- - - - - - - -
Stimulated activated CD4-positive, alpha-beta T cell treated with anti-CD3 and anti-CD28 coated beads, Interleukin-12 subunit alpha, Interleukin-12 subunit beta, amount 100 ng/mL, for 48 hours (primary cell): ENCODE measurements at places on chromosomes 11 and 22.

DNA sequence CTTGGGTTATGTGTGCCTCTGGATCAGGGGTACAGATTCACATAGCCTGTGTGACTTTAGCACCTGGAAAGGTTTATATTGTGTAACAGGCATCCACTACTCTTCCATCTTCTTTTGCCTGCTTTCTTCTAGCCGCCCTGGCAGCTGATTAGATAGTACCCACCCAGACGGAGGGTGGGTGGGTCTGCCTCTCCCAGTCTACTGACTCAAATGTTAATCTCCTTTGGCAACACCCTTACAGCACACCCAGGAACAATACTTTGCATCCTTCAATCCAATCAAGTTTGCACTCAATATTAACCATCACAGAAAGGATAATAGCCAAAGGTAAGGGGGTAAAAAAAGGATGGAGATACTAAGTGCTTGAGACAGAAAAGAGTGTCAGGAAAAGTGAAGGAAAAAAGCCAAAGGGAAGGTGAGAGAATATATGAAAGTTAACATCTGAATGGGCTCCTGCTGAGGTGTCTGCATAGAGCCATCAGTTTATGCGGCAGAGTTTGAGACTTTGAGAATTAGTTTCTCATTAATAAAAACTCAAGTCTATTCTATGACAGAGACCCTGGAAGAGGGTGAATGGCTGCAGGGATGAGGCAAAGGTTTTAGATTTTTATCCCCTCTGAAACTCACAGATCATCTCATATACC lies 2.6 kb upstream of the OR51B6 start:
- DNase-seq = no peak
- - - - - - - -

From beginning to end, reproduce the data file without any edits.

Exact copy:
Stimulated activated CD4-positive, alpha-beta T cell treated with anti-CD3 and anti-CD28 coated beads, Interleukin-12 subunit alpha, Interleukin-12 subunit beta, amount 100 ng/mL, for 48 hours (primary cell): ENCODE measurements at places on chromosomes 11 and 22.

DNA sequence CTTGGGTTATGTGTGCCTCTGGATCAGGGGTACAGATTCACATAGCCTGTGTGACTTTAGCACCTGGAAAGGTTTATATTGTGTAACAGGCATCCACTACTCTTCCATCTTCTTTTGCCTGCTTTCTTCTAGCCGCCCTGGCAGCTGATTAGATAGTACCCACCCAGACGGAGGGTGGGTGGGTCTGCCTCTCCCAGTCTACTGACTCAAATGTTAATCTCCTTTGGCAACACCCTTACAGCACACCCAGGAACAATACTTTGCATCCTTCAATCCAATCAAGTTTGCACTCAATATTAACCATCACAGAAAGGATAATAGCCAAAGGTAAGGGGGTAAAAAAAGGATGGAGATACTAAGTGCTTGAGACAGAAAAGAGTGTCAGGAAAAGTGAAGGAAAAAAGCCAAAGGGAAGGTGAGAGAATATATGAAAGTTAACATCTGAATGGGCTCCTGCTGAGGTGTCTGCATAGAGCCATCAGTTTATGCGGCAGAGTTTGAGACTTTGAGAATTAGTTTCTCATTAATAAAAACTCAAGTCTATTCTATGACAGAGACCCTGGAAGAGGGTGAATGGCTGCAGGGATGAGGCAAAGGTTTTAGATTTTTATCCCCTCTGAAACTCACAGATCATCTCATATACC lies 2.6 kb upstream of the OR51B6 start:
- DNase-seq = no peak